We thank C. Lie, M. Llorens-Martin and V. Piatti for fruitful discussions. We thank J. Winkler as a member of the JK’s TAC committee for constructive comments. This work was supported by grants from the German Research Foundation (DFG; SPP1757 BE5136/2-1, BE5136/1-2 to R.B., INST 410/45-1 FUGG; SFB1089 B03, SPP1757 HE6949/1, FOR2795 and HE6949/3 to C.H., Emmy Noether Program grant 455354162 to A.S.), by the Johannes-and Frieda-Marohn Stiftung to F.B., by the LOEWE CePTER Epilepsy Research Center of the state Hessen to E.F. and S.L. and by the Excellence Cluster Cardio-Pulmonary Institute to S.L., Bavarian State Ministry of Sciences, Research, and the Arts (ForInter; F.2-F2412.30/1/24) and IZKF (P074) to S.F. The DFG research training group 2162 “Neurodevelopment and Vulnerability of the Central Nervous System” supported this work as follows: J.K., M.T.-W. and N.C. as fellows and J.S. as an associated fellow. The funders had no role in study design, data collection and analysis, decision to publish or preparation of the manuscript. The present work was performed in the fulfillment of the requirements for obtaining the degree, “Dr. med”.

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J.K., C.H. and R.B. were responsible for conceptualization; J.K., P.U., N.C., F.B., M.-T. W., J.S., E.F., S.F., A.S. and R.B. were responsible for investigation; J.K., P.U., N.C., F.B., M.-T. W., J.S., E.F., S.F., A.S. and R.B. were responsible for formal analysis; A.R., J.B., S.B., S.L., S.F., A.S., C.H. and R.B. were responsible for resources and funding acquisition; R.B. was responsible for writing the original draft; A.R., S.L., C.H. and R.B were responsible for supervision. All authors read and approved the manuscript.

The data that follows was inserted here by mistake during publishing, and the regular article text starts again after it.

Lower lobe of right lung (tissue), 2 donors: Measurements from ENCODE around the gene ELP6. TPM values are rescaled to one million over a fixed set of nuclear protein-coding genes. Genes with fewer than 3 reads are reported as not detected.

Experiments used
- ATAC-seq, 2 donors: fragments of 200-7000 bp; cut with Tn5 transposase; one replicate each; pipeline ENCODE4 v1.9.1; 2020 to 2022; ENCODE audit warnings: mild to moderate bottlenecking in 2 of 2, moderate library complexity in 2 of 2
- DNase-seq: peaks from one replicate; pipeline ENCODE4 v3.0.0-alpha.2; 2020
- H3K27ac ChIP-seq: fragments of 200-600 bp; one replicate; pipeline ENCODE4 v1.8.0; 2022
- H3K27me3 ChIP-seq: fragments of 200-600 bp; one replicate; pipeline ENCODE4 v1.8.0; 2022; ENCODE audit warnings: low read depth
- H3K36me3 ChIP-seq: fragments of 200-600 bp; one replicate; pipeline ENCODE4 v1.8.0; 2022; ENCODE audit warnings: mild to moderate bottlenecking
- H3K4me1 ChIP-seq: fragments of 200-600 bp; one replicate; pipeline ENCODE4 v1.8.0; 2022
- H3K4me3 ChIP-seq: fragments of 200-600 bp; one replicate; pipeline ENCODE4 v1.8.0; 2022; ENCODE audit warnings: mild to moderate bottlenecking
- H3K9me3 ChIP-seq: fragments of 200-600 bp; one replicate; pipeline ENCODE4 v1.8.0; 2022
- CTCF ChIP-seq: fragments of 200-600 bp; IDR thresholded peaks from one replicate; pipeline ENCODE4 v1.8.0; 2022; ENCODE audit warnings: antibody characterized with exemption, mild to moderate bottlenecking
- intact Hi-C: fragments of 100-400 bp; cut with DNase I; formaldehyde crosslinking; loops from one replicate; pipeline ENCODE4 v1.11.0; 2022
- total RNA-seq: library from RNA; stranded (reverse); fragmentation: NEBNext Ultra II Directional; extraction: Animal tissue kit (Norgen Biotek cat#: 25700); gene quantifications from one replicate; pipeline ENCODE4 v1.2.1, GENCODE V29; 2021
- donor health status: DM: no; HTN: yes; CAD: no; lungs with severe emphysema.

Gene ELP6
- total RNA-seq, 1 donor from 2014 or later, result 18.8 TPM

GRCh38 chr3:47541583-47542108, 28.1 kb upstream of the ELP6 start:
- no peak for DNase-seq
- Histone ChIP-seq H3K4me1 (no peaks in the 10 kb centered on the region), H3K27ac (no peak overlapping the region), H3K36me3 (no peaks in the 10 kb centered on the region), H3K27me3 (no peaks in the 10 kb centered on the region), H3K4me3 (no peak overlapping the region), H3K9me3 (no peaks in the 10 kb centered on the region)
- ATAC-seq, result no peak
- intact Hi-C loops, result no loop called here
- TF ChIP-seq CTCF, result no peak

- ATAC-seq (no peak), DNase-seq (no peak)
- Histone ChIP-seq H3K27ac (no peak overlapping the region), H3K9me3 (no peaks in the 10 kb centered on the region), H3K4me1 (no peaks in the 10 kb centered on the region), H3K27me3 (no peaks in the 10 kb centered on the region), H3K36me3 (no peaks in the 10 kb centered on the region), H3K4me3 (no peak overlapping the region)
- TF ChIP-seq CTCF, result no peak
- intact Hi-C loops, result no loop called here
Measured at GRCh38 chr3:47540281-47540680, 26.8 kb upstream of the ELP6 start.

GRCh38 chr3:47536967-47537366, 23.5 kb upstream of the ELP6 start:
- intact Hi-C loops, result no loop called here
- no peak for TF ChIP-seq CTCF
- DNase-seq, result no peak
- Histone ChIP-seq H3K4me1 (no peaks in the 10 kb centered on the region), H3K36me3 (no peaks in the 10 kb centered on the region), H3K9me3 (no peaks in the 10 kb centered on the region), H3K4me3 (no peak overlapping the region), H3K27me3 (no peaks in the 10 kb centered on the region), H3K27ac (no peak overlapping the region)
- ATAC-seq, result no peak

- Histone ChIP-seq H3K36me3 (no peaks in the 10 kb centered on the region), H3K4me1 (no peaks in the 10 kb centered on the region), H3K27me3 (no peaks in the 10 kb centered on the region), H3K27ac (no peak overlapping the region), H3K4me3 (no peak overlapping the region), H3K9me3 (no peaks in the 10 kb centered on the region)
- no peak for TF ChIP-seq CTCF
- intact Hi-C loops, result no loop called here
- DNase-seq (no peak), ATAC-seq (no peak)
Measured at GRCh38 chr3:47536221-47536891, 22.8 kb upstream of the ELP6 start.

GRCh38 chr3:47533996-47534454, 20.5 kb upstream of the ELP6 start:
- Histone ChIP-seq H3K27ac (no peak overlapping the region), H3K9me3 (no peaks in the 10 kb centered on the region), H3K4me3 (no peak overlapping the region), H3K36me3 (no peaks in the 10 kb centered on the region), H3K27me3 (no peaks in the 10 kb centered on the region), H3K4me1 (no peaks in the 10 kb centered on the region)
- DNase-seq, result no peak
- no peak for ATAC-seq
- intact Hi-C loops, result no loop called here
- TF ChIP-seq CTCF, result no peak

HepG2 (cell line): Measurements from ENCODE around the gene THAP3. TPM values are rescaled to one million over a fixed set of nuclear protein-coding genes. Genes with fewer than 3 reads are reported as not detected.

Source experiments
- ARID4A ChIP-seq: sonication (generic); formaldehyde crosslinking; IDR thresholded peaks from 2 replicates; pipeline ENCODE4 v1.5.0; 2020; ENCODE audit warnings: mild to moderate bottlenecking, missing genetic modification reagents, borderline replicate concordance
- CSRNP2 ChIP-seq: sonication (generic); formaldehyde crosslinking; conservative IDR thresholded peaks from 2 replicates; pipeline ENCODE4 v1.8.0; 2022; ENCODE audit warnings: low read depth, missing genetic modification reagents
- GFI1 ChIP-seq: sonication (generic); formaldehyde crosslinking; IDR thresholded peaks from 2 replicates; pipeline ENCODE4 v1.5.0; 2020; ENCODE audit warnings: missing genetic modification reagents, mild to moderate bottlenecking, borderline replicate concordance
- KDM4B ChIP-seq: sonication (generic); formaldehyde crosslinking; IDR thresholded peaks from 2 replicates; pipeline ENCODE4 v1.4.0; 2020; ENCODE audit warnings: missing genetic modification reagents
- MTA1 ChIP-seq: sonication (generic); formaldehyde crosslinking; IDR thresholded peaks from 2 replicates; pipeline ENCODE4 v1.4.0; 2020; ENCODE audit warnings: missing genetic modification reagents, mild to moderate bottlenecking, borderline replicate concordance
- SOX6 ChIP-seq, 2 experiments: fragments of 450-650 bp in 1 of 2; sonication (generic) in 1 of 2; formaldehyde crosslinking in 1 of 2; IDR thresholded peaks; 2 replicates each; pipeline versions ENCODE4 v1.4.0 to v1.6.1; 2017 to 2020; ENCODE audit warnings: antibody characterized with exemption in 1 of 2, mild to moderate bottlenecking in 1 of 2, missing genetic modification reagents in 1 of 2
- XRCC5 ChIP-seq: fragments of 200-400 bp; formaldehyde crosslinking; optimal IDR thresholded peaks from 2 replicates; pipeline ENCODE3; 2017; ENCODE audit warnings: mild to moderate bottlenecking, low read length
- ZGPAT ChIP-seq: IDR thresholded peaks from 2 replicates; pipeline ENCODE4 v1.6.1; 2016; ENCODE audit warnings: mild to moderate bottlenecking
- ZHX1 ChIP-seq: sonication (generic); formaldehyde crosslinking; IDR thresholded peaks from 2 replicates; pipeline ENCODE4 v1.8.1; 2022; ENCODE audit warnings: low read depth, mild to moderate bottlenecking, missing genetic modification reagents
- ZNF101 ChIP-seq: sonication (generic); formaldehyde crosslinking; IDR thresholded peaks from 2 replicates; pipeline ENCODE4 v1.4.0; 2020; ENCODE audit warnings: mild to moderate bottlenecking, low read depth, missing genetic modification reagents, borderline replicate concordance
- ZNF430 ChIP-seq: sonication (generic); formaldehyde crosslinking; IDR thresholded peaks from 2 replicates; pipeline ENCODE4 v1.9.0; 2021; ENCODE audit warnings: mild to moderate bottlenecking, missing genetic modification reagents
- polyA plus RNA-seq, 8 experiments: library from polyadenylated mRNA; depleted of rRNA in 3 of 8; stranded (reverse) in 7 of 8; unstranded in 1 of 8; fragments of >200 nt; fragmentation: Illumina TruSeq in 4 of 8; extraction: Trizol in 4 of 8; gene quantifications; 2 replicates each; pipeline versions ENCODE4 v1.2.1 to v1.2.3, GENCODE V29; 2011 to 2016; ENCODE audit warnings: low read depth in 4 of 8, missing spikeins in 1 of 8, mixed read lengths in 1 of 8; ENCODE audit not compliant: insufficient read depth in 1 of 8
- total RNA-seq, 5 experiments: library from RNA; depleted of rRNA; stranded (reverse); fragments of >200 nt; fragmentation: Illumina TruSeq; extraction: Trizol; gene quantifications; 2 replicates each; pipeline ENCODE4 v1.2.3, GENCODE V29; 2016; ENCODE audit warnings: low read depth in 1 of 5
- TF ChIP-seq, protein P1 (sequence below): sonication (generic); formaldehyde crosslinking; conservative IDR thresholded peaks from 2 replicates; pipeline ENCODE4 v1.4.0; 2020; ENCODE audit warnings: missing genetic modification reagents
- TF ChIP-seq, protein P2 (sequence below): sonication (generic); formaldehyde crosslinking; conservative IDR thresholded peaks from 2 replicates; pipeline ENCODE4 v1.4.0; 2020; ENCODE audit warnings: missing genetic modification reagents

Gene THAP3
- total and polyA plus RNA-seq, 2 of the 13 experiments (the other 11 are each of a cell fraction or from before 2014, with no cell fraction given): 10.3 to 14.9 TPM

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Correspondence to Ruth Beckervordersandforth.

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Extended data

Extended Data Fig. 1 scRNA-seq revealed molecularly diverse astrocyte subtypes associated to distinct DG layers.

(a) Heatmap showing differentially regulated genes in the five clusters. Differential gene analysis was performed by using the Wilcoxon Rank sum test as implemented in Seurat. (b) Examples of genes expressed by all DG astrocytes as represented by tSNE plots and immunostaining against the transcription factors ID4 and SOX2 (in white) and GFAP (magenta). (c) tSNE plots of DEGs upregulated in cluster 4 (circle) revealed many known markers for radial glia-like NSCs. Immunostaining against NESTIN (white) and GFAP (magenta) confirmed the expression in radial glia-like NSCs. (d) scRNA seq analysis revealed that S100ß, Aldh1L1 and Aqp4 are expressed in all DG astrocytes except radial glia-like NSCs (circle), which was confirmed by immunostaining against the markers (white) and GFAP (magenta). For AQP4, hGFAPeGFP animals were used to delineate whole astrocytes based on the cytoplasmic GFP signal. In the left panel, the arrows indicate expression of AQP4 in a GZ astrocyte surrounding a blood vessel. The right panel depicts a GFP+ radial glial-like NSCs that lack AQP4 expression at its end feet (arrows). (e) tSNE plots depicting the expression of genes associated to gliogenesis (Id3), cell cycle (Ccnd2, Pcna), and BMP signaling (Bmp1, Jun) in cluster 2 (circle) indicating that cluster 2 represents proliferating astrocytes. (f) Confocal images of dividing astrocytes in the adult mouse DG expressing cell cycle marker MCM2 (white) and astrocyte markers GFAP (magenta) and SOX2 (blue) in hGFAPeGFP animals. (g) tSNE blots of DEG upregulated in cluster 3 (circle) in comparison to cluster 0 and 1. Cluster 3 represented SGZ astrocytes as verified by spatial expression (Fig. 1i-k; Fig. 4b, d) and functional analysis of Glutamate transporter currents (Fig. 4e–g). (h) tSNEs of DEGs upregulated in cluster 0 in comparison to cluster 1, including Slc38a3 and Fam107a, for which RNAscope analysis was performed (Fig. 1l, n). All immunostainings were performed in 4–7 experimental animals in at least 3 independent experiments; all scale bars = 20 µm.